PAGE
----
Have you ever thought about giving one of your kidneys – the part of your body that cleans your blood – to a stranger, to someone you don’t know?
Scientific progress has made it easier and safer to transplant organs – to move a healthy heart, liver, kidney, or other organ from someone who has died to a living person who needs it. In 2015 about 31,000 transplants were performed in the U.S.
That’s a large number. But the number of people waiting for transplants of all kinds – almost 120,000 – is much larger, and a new name is added to the list every 10 minutes. Even though transplants save or improve the lives of 85 people every day, 22 others die because they can’t get one.
Our kidney’s main job is to clean our blood. When it works well, we don’t think about it. When it doesn’t, we often have to go to the hospital or a clinic several days a week for dialysis, using a machine to do what a sick kidney can’t do.
In the U.S., 600,000 people are on dialysis, and 100,000 of them need a transplant because dialysis is only a temporary solution. But in 2015, only 16,000 people received healthy kidneys. Why so few? Not enough healthy kidneys to transplant.
We are born with two kidneys. And we can easily live with only one. That’s why many people are making the decision to donate (give) a kidney to a stranger.
Last year, Dylan Matthews, a young journalist (news reporter), gave one of his kidneys to a man he’d never met.
Matthews says that he’d thought about giving one of his kidneys for years. “It seems,” he writes, “like such a simple and clear way to help someone else, through a procedure (process) that’s very low-risk (safe) to me.”
Matthews points out that if he “kept walking around with two kidneys when there are more than 100,000 people on the kidney waitlist (waiting list) who would most likely die in the next five years if they didn’t get one,” he would be like someone who sees a child drowning (die from being under water) in a pond (small area of water) but doesn’t do anything because he doesn’t want to get his clothes wet and dirty.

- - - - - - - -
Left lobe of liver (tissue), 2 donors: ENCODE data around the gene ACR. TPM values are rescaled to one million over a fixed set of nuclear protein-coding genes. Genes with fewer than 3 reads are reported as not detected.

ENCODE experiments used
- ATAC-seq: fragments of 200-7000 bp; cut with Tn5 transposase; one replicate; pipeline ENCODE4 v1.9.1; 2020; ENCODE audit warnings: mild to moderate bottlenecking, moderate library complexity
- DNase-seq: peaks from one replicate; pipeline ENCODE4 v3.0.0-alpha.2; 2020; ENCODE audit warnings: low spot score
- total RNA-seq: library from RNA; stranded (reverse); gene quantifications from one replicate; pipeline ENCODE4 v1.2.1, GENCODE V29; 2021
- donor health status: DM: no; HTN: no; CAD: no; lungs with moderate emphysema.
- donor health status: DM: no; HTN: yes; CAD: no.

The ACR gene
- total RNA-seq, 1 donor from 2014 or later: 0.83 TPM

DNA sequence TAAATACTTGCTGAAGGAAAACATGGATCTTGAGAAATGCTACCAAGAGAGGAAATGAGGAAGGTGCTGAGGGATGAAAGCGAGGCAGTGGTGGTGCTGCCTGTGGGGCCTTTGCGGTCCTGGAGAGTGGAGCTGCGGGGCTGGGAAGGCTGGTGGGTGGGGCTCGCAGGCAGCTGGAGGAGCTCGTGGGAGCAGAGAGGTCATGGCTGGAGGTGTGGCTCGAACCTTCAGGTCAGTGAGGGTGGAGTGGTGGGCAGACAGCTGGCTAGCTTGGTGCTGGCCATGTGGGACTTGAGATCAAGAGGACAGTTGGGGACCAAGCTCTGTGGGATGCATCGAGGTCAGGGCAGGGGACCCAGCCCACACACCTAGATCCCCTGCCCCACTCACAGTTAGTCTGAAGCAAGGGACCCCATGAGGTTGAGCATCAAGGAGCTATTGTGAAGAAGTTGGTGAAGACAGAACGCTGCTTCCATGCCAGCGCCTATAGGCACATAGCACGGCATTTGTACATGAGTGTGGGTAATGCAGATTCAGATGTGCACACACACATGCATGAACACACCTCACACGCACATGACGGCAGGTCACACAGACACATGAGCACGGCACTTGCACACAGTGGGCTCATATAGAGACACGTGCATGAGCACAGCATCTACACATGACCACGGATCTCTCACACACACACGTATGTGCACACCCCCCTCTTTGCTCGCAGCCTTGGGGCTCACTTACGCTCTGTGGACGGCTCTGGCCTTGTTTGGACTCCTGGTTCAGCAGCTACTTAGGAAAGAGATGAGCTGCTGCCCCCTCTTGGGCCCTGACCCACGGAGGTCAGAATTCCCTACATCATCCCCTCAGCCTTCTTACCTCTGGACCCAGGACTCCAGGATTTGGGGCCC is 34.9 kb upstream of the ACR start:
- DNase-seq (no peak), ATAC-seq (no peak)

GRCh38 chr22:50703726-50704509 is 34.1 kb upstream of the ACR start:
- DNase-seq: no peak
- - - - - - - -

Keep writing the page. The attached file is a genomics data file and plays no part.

Matthews became friends with one person who had become a donor, then another. And after talking with them he decided that the facts were simple: “it’s awful to need a kidney and really not that hard to give one.” And so, in 2016, he did.
The process took about five months. Testing started in March, was finished in mid-May, and in June he was approved as a donor. On Monday, August 22, he was admitted to (entered) Johns Hopkins hospital so his left kidney could be removed.
The first few days of recovery (return to normal) were difficult. But Thursday, three days after surgery, he went home. On Friday he went out with friends, and on Saturday, he and his father went to a movie.
Matthews says that “giving a kidney was the most rewarding experience of [his] life.” He talks about the choices we make – especially when we’re young – some good, some bad. He believes that this decision was one of his best. “I was…deeply gratified (thankful) to have made at least one choice in my life that I know was beyond a shadow of a doubt (absolutely) the right one.”
Note: The title for this blog post comes from Briana Zavala, a young kidney donor from California, who encourages people to “share your spare (extra)” kidney.
~ Warren Ediger – ESL tutor/coach and creator of the Successful English website.